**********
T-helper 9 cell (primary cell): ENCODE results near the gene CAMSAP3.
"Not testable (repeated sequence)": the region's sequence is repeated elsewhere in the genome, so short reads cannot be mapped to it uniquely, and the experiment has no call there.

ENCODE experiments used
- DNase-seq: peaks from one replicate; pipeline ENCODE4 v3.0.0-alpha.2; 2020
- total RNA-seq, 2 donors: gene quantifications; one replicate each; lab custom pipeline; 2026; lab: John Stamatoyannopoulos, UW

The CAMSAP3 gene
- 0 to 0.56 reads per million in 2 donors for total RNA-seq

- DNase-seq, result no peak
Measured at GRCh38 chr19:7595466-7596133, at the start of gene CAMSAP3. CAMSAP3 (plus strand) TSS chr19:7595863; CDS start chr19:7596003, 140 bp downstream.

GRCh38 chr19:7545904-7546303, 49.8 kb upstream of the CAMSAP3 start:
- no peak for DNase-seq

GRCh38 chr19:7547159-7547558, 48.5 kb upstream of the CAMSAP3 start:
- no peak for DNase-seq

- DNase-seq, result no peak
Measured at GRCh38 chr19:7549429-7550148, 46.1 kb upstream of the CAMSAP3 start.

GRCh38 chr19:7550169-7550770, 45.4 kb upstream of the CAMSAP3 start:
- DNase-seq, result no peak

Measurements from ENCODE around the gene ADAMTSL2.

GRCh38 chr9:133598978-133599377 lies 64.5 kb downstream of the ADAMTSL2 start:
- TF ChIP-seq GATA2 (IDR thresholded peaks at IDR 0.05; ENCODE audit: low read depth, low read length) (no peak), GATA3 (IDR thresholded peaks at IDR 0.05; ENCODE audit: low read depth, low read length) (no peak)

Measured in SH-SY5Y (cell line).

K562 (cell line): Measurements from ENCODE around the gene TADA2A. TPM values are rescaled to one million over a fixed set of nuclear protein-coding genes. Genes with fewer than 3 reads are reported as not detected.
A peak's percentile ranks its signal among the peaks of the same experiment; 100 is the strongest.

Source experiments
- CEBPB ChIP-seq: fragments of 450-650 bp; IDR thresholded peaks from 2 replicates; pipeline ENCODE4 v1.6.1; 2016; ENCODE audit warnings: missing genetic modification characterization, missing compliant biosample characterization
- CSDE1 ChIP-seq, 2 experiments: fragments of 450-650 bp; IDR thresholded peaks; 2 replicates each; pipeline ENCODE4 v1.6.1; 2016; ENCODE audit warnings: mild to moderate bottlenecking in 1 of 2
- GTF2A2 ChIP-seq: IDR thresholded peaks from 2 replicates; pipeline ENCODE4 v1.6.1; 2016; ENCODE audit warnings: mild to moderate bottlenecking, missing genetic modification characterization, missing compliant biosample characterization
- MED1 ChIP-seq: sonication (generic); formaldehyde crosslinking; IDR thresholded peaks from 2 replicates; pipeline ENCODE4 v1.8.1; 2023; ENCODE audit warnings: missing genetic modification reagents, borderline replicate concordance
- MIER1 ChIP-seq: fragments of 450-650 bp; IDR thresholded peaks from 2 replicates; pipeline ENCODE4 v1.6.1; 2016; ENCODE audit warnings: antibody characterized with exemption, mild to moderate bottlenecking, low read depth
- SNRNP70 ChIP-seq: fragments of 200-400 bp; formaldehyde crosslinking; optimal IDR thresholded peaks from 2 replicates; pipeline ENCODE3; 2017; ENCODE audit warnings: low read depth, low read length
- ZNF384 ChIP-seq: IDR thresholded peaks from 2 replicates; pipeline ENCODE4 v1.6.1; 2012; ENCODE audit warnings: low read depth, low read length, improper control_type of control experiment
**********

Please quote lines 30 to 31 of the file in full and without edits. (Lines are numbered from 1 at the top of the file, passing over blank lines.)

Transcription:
- SNRNP70 ChIP-seq: fragments of 200-400 bp; formaldehyde crosslinking; optimal IDR thresholded peaks from 2 replicates; pipeline ENCODE3; 2017; ENCODE audit warnings: low read depth, low read length
- ZNF384 ChIP-seq: IDR thresholded peaks from 2 replicates; pipeline ENCODE4 v1.6.1; 2012; ENCODE audit warnings: low read depth, low read length, improper control_type of control experiment